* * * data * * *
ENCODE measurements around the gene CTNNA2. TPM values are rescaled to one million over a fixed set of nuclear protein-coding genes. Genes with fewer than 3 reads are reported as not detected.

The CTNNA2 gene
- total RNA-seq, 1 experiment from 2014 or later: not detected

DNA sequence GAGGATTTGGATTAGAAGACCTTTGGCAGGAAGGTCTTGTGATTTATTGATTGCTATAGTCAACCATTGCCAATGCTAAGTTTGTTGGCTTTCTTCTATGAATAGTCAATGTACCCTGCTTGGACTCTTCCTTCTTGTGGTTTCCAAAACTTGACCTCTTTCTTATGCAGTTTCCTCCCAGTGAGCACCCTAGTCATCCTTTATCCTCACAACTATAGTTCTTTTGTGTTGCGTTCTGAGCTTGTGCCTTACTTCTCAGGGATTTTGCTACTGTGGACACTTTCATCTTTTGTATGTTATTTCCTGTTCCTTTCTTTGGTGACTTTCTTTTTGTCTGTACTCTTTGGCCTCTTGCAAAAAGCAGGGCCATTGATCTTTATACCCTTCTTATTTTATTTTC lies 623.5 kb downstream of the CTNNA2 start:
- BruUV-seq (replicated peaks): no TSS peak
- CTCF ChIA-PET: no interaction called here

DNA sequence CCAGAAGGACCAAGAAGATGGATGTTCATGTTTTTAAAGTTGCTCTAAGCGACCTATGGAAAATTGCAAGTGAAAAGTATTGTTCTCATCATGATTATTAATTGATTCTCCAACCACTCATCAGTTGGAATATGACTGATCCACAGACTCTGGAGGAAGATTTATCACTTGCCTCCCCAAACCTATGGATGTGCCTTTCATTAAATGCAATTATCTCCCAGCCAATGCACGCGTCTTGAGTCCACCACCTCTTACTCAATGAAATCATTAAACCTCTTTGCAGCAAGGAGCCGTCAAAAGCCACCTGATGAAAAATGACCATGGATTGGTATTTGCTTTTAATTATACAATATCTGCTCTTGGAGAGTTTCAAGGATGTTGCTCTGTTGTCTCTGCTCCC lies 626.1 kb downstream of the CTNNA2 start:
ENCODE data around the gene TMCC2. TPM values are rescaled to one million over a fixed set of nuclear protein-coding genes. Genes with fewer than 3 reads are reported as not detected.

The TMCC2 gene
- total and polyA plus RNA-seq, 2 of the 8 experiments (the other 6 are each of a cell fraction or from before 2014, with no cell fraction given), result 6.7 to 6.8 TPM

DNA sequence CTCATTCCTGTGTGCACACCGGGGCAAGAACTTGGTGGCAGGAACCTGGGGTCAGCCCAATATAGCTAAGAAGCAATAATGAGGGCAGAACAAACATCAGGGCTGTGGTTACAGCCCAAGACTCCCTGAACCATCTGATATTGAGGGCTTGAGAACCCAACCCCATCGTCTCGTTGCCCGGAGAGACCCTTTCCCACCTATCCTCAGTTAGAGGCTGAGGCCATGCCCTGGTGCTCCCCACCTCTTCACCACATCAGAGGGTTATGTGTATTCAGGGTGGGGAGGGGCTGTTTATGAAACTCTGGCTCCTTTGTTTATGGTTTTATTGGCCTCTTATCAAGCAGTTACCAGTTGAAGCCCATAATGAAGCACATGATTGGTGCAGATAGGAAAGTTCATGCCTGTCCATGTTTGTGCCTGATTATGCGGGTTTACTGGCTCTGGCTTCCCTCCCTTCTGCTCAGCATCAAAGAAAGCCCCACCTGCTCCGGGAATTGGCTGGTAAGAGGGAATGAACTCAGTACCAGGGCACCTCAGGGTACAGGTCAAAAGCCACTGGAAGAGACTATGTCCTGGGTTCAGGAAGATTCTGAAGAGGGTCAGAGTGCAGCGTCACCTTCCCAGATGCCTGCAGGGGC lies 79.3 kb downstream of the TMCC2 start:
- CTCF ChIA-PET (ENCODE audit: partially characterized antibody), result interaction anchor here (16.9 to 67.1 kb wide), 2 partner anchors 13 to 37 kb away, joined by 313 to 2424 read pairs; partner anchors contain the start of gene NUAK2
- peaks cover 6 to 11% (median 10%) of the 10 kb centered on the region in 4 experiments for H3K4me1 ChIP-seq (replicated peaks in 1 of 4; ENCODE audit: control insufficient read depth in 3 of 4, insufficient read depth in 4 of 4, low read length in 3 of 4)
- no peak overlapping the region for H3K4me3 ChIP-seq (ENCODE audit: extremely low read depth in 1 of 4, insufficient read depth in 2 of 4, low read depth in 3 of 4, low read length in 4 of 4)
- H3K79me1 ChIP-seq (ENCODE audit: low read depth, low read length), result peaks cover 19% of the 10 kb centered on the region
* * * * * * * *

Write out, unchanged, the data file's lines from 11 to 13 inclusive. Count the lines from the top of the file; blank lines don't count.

DNA sequence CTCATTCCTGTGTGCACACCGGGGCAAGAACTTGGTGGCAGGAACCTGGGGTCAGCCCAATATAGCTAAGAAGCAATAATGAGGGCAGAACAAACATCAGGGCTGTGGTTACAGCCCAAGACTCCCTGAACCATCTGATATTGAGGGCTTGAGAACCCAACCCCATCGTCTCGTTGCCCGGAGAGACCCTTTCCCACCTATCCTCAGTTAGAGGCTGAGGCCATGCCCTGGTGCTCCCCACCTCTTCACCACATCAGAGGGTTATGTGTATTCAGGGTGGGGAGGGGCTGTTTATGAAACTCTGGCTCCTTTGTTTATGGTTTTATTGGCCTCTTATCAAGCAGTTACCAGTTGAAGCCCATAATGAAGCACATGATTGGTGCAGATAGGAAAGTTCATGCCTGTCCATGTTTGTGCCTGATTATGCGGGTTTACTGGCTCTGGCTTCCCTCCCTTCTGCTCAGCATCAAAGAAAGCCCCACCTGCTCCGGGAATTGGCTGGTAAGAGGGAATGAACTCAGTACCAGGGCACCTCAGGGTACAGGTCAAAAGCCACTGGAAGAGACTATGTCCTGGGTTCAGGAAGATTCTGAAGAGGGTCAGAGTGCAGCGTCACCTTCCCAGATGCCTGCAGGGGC lies 79.3 kb downstream of the TMCC2 start:
- CTCF ChIA-PET (ENCODE audit: partially characterized antibody), result interaction anchor here (16.9 to 67.1 kb wide), 2 partner anchors 13 to 37 kb away, joined by 313 to 2424 read pairs; partner anchors contain the start of gene NUAK2
- peaks cover 6 to 11% (median 10%) of the 10 kb centered on the region in 4 experiments for H3K4me1 ChIP-seq (replicated peaks in 1 of 4; ENCODE audit: control insufficient read depth in 3 of 4, insufficient read depth in 4 of 4, low read length in 3 of 4)